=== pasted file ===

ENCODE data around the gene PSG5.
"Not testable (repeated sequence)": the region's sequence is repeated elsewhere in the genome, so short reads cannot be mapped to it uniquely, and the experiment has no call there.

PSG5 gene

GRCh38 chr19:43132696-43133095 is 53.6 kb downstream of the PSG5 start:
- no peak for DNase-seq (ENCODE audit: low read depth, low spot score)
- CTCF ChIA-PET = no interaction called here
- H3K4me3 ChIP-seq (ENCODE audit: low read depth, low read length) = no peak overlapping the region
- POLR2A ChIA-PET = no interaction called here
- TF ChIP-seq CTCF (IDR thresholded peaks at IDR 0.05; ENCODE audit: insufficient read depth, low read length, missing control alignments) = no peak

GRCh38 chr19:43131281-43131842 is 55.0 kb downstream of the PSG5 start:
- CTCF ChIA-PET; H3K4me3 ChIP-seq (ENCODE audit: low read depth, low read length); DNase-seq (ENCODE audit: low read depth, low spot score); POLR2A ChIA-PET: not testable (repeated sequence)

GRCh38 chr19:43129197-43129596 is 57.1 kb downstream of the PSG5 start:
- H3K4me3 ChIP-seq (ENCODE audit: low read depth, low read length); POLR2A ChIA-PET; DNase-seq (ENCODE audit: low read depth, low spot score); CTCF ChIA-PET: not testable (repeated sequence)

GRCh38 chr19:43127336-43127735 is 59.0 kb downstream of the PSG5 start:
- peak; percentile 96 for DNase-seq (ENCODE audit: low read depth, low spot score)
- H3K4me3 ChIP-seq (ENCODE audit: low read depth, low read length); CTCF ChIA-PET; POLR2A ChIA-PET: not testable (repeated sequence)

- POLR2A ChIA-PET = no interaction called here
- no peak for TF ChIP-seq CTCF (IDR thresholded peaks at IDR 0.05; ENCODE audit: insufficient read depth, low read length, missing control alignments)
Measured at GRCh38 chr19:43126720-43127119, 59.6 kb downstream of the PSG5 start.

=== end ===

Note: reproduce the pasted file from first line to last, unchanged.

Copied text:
ENCODE data around the gene PSG5.
"Not testable (repeated sequence)": the region's sequence is repeated elsewhere in the genome, so short reads cannot be mapped to it uniquely, and the experiment has no call there.

PSG5 gene

GRCh38 chr19:43132696-43133095 is 53.6 kb downstream of the PSG5 start:
- no peak for DNase-seq (ENCODE audit: low read depth, low spot score)
- CTCF ChIA-PET = no interaction called here
- H3K4me3 ChIP-seq (ENCODE audit: low read depth, low read length) = no peak overlapping the region
- POLR2A ChIA-PET = no interaction called here
- TF ChIP-seq CTCF (IDR thresholded peaks at IDR 0.05; ENCODE audit: insufficient read depth, low read length, missing control alignments) = no peak

GRCh38 chr19:43131281-43131842 is 55.0 kb downstream of the PSG5 start:
- CTCF ChIA-PET; H3K4me3 ChIP-seq (ENCODE audit: low read depth, low read length); DNase-seq (ENCODE audit: low read depth, low spot score); POLR2A ChIA-PET: not testable (repeated sequence)

GRCh38 chr19:43129197-43129596 is 57.1 kb downstream of the PSG5 start:
- H3K4me3 ChIP-seq (ENCODE audit: low read depth, low read length); POLR2A ChIA-PET; DNase-seq (ENCODE audit: low read depth, low spot score); CTCF ChIA-PET: not testable (repeated sequence)

GRCh38 chr19:43127336-43127735 is 59.0 kb downstream of the PSG5 start:
- peak; percentile 96 for DNase-seq (ENCODE audit: low read depth, low spot score)
- H3K4me3 ChIP-seq (ENCODE audit: low read depth, low read length); CTCF ChIA-PET; POLR2A ChIA-PET: not testable (repeated sequence)

- POLR2A ChIA-PET = no interaction called here
- no peak for TF ChIP-seq CTCF (IDR thresholded peaks at IDR 0.05; ENCODE audit: insufficient read depth, low read length, missing control alignments)
Measured at GRCh38 chr19:43126720-43127119, 59.6 kb downstream of the PSG5 start.